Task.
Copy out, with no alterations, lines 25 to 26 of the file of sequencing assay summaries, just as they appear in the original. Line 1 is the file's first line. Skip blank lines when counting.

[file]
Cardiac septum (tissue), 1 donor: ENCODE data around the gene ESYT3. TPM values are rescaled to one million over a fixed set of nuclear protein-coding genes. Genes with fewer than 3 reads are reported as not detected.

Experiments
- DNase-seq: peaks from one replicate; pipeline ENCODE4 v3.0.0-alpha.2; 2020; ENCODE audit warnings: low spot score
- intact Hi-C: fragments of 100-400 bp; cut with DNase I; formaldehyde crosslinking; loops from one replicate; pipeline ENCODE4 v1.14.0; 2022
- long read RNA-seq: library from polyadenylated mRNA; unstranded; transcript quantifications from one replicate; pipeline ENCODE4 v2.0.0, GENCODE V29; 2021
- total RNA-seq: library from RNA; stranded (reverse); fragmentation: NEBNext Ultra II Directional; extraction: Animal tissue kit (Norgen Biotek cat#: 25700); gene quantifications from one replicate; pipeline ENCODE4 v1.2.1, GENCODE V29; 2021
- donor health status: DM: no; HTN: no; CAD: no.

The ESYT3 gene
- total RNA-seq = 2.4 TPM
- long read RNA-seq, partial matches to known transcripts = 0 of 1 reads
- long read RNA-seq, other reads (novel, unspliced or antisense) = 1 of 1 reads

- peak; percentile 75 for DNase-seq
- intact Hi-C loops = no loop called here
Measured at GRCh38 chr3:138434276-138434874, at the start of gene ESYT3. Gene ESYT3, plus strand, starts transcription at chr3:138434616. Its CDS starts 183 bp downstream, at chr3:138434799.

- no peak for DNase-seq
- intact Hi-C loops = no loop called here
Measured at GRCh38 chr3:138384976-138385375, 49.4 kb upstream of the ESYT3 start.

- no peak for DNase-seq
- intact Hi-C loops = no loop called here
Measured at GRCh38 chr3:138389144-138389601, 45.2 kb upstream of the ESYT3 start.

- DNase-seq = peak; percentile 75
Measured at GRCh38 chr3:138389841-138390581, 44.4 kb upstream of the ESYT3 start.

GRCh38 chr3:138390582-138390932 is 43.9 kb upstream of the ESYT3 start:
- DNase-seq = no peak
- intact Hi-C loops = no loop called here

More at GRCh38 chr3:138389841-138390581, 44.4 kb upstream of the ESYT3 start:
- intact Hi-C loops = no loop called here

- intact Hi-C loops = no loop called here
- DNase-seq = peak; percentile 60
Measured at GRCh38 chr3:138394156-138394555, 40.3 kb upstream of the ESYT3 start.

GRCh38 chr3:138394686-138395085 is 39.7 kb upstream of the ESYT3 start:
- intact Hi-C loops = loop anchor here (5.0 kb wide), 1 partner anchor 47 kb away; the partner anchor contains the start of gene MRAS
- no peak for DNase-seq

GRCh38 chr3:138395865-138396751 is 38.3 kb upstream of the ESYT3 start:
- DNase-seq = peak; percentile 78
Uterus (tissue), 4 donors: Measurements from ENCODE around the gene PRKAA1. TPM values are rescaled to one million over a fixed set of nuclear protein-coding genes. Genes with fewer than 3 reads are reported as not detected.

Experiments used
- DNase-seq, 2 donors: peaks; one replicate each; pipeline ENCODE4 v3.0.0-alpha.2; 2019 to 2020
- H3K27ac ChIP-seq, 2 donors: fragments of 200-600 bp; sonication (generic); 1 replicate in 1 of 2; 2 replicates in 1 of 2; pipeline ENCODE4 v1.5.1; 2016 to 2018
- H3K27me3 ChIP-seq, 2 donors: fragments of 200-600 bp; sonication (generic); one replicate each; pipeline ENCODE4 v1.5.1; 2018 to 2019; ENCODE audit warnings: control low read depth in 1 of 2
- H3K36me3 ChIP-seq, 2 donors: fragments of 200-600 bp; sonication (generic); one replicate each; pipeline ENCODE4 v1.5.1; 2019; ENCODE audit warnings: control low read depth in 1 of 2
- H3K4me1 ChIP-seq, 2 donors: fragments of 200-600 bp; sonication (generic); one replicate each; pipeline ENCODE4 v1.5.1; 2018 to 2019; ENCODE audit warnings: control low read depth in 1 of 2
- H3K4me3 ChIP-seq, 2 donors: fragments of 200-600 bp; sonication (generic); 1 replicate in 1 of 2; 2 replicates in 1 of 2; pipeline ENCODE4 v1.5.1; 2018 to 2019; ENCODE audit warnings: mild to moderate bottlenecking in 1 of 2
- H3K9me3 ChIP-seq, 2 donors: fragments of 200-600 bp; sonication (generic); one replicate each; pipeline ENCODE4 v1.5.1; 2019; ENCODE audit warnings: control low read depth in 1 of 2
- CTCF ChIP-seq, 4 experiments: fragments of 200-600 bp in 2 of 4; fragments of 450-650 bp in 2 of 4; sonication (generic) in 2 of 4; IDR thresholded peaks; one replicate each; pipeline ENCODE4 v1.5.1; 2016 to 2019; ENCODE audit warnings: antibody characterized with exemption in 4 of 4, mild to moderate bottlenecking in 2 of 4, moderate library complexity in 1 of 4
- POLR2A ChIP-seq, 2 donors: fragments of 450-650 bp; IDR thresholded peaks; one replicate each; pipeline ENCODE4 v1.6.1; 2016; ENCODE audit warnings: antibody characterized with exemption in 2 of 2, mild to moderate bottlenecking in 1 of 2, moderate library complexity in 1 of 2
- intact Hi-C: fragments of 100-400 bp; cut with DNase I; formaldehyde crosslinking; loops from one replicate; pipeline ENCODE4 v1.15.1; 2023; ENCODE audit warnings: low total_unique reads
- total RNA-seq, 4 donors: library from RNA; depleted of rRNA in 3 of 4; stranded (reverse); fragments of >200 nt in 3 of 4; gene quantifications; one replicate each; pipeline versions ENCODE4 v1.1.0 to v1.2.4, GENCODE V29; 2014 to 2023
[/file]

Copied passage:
- intact Hi-C loops = no loop called here

More at GRCh38 chr3:138389841-138390581, 44.4 kb upstream of the ESYT3 start: